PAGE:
In the years after World War II, while much of the world was limping back from the ravages of conflict, America was thriving. As WWII historian Paul Woodadge explains, “When Americans returned home, they were promised all the creature comforts they’d missed out on. They’d have their chocolate, they’d have Coca-Cola in the vending machines and they’d have a car and a white picket fence and all of that.” It only makes sense, then, that the expression “give me the works” would come about during this period.
At least, that’s the best guess as to when this turn of phrase was popularized in relation to food. Since “the works” is a fairly generic assemblage of words, etymologist Barry Popik says, “‘The works’ is really difficult to search for by itself, [but it] appears to have become popular [around] 1947 to 1950.” Before then, “the works” had meant to give someone the “greatest possible amount of attention, information, etc.,” Popik tells me, but it didn’t seem to come around to food until the late 1940s, citing a 1949 newspaper article from Scranton’s Times-Tribune about a hot dog with “the works” (sadly there are no details as to what exactly the ingredients were).
• Read next: Ranking Hot Dogs by How (Un)Healthy They Are
More than 70 years later, “the works” is just as ambiguous, meaning different things to different people. For example, Papa John’s has a pizza called “The Works,” which includes pepperoni, Canadian bacon, sausage, onions, peppers, mushrooms and olives, but to me, that has one vegetable too many (mushrooms) and one meat too few (bacon). Of course, all this comes down to a matter of taste, though I’d say one set of opinions on this subject would matter more than most — namely, from the people actually putting “the works” on your food.
So, here’s how a multitude of casual-dining chefs feel about “the works”…
Devin Zeimann, burger chef and owner of Crave in Albany, New York: We really pile a lot of stuff onto our burgers, but you have to make sure a burger isn’t too sloppy — where the ratio of sauce and meat and bun is off. Really, it’s all about the placing of the ingredients and stacking it correctly and using proper barriers, like lettuce, to make sure a bun doesn’t get too soggy.
For a bacon cheeseburger with the works, I’d do it like this, from the bottom up: Ketchup and mustard don’t sog out a bun too much, so I’d put them right on the bottom bun, then lettuce and then tomato on top of that. Then you’d stack the onions, then the pickles. Then you’d put the burger on that, then cheese and then bacon.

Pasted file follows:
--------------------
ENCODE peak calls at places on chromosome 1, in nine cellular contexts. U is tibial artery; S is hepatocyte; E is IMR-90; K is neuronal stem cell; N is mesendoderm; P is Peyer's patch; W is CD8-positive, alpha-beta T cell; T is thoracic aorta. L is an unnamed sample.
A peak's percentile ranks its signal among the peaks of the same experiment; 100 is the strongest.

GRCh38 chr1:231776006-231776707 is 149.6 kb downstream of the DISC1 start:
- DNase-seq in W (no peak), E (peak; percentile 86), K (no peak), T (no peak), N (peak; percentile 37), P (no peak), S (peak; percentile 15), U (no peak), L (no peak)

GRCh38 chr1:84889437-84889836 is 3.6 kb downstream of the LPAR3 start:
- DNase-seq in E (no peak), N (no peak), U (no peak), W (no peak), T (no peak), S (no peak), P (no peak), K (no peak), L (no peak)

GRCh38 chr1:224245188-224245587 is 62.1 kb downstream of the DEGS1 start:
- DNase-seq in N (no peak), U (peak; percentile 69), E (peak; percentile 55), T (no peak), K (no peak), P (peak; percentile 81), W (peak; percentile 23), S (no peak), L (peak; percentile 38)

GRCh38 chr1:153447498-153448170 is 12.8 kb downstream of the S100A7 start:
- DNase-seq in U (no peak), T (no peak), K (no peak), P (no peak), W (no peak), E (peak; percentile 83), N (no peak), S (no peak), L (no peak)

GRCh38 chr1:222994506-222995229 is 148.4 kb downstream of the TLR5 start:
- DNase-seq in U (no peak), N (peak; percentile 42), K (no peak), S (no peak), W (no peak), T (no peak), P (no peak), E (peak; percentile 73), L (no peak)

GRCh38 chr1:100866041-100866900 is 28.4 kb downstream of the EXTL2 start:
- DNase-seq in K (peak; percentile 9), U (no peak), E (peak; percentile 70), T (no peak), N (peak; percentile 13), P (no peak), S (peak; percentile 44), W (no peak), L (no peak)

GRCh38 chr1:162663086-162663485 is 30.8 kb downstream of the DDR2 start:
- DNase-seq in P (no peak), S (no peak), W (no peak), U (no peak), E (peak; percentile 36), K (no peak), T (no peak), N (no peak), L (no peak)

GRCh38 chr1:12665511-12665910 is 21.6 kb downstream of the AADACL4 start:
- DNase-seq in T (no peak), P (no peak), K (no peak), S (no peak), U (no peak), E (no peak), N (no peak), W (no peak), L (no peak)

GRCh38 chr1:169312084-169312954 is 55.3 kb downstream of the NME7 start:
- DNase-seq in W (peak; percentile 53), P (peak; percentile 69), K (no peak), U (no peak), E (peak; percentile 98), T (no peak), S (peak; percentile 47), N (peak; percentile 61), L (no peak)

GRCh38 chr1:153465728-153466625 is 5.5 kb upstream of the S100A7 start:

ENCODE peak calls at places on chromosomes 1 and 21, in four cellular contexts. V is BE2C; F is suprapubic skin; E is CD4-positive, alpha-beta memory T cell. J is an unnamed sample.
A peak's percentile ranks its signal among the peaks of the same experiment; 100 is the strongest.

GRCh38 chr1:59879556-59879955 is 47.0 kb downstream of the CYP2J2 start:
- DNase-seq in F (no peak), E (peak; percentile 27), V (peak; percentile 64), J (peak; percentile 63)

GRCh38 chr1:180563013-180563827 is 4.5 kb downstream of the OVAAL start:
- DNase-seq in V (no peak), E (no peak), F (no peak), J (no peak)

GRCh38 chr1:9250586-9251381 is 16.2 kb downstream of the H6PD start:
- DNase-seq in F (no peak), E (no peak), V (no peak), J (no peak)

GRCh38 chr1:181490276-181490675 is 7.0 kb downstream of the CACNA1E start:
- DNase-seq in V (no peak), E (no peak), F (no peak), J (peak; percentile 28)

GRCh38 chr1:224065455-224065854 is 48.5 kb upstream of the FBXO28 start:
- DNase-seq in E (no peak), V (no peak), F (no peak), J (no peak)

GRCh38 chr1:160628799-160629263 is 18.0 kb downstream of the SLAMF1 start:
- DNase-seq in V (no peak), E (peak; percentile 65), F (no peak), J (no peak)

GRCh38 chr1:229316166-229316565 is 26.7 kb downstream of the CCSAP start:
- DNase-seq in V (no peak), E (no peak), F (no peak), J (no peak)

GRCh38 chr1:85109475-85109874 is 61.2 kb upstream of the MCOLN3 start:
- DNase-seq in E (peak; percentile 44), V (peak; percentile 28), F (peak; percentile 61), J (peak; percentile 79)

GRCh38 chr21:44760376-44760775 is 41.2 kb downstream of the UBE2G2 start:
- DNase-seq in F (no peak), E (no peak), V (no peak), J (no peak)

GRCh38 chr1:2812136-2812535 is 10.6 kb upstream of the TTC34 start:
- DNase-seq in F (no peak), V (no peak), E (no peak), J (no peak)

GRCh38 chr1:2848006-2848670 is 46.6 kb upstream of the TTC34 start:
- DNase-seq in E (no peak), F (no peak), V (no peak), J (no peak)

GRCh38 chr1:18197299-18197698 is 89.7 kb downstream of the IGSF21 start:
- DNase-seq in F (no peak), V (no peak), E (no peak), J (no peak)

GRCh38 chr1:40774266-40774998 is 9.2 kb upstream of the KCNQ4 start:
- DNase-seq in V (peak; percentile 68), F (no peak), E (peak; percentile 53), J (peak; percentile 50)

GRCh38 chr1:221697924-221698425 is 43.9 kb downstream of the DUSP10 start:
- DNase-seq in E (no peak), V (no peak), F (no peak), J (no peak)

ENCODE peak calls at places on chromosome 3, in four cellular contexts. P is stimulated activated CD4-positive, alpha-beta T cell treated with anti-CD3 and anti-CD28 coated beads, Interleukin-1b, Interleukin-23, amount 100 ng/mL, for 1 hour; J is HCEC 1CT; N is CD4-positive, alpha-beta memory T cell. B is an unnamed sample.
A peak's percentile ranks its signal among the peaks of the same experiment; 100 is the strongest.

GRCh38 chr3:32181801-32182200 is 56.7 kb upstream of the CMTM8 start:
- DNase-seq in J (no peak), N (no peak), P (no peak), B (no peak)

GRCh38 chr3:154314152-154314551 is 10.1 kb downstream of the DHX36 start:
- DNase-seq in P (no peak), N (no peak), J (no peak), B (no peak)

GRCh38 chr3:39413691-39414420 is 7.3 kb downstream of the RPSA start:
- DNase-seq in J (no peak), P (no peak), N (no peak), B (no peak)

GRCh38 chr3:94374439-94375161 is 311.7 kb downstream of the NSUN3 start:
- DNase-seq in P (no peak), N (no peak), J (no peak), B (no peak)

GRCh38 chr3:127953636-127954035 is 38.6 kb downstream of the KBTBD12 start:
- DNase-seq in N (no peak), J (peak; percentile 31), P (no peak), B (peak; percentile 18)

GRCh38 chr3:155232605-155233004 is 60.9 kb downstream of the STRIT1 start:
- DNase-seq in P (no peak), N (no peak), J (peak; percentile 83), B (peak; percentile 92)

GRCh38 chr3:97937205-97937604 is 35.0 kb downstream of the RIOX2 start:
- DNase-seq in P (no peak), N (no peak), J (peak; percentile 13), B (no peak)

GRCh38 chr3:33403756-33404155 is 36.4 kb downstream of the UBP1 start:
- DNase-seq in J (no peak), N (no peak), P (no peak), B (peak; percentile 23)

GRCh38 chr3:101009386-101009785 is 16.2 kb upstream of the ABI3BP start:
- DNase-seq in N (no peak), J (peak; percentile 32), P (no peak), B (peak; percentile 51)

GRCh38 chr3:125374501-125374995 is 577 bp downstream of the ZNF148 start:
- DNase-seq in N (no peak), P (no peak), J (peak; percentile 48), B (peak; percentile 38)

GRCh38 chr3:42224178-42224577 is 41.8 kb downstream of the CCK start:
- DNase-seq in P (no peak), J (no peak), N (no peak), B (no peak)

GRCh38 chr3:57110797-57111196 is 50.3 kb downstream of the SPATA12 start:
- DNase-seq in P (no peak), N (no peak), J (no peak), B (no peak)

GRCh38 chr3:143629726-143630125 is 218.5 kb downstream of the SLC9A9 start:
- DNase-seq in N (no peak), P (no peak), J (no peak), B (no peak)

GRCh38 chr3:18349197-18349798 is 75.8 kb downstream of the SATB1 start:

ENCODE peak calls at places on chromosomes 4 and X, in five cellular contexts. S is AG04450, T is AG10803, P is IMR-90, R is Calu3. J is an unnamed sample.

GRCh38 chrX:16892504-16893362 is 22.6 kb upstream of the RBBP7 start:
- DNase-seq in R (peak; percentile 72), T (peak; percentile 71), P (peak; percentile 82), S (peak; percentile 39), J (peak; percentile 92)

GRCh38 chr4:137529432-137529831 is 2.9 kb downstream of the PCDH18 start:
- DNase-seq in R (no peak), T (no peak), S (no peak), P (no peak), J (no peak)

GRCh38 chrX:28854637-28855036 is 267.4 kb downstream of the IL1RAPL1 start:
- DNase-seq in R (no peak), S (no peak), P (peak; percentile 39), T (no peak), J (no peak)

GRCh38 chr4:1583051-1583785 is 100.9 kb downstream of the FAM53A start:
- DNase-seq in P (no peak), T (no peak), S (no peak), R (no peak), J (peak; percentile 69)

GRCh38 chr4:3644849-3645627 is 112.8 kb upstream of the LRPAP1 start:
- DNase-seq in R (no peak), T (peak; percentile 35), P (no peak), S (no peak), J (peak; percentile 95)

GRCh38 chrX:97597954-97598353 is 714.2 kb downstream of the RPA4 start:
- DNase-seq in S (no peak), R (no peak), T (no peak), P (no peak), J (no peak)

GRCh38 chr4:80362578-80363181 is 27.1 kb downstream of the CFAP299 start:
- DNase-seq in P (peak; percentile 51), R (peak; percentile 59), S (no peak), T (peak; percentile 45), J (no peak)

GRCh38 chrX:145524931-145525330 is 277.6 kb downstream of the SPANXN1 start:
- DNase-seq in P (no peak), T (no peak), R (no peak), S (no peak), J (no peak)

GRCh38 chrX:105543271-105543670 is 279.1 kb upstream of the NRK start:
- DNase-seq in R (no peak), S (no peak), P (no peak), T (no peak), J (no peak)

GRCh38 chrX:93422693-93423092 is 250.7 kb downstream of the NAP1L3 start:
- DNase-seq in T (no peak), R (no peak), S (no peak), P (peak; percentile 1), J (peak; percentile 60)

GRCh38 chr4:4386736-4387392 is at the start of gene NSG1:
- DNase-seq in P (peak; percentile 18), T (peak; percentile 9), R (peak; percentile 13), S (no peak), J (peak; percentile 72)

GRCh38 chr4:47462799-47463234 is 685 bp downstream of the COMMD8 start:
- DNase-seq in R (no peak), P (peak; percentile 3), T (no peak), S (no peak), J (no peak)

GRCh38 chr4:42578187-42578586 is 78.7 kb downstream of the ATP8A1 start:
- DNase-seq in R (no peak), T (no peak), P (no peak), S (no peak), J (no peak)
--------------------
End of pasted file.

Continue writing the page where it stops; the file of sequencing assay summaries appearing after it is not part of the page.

Diva Lassair, owner of and chef at Diva Dawg Food Truck in New Orleans: For Diva Dawg, it’s pretty much the New Orleans works, which is a red bean chili dog topped with fried chicken and ketchup aioli. But if people aren’t into the more exotic toppings, I’d say the works would be chili, relish, ketchup and mustard. Some people don’t like ketchup on a hot dog, but I don’t agree with that because I’m from a family where people put ketchup on everything.
Justin Hintze, owner of Jojo Food Truck in Portland, Oregon: As far as sandwiches go, when I think of “the works,” I think of an Italian sandwich when you’re putting everything on there. That means hot peppers, oil and vinegar, extra sauce, red onions, tomatoes, shredded iceberg lettuce and banana peppers. I’m kind of a weirdo, so I like mayo on my Italian sandwiches, though some consider that heresy.
No matter how much you lay on there though, you must maintain structural integrity. That depends upon what you’re putting it on. If it’s on bread or a bun, it’s not good if it’s spilling out of the sides. If it’s a roll — where the bread is still in one piece — if you can’t close that well enough so that you can fit your mouth around it, then you’ve got a problem. I don’t know if I’d say that “less is more,” but it’s pretty easy to go over the top with a sandwich. Like, if things are falling out of a sandwich where you have to eat them with a fork later, then you’ve got a problem.
James Rich, owner of PGH Taco Truck in Pittsburgh: The best type of taco is the one where, after you eat it, there’s a whole second meal left on your plate, that’s my attitude. If I wanted to go full “the works” on a taco, I’d include a really good hot sauce like, Valentina, and some Cotija cheese. Also some vidalia onions that have been soaked in lime juice, some cilantro, roasted jalapeño peppers and some crema, which is a mix of mayonnaise and sour cream.
I can also tell you some of the weird stuff people have asked me for. Like, people have asked for ketchup and one person suggested adding raisins to a taco. But if you’re paying me $4 for a taco, I don’t care if you put Jolly Ranchers on it — I’ve ceased to judge a long time ago.
Chris Bianco, renowned pizza chef and James Beard Award winner: One man’s “works” is another man’s big pile of shit. At a certain point, pizza is like Jenga — if you put something on it, it means you’ve got to take something off. It’s about balance, you shouldn’t just keep piling shit on there and you especially don’t want something where it’s soggy or the slice doesn’t hold up. Everything in the world is individual, of course, but if you come up to me and tell me you want everything on the menu on a single pizza, I’d have to think about that. I’d have to figure it out because a pizza can only hold so much weight.
In theory, we want everything, but sometimes people think they know what they want but they don’t know, you know? Some people might take it as a challenge to put everything they can on a pizza and more power to them, but I don’t like eating it that way. I don’t want to listen to five fucking songs at once, and I don’t want every flavor all at once. It’s like Mozart — you can have a lot of notes, but it’s got to be harmonious.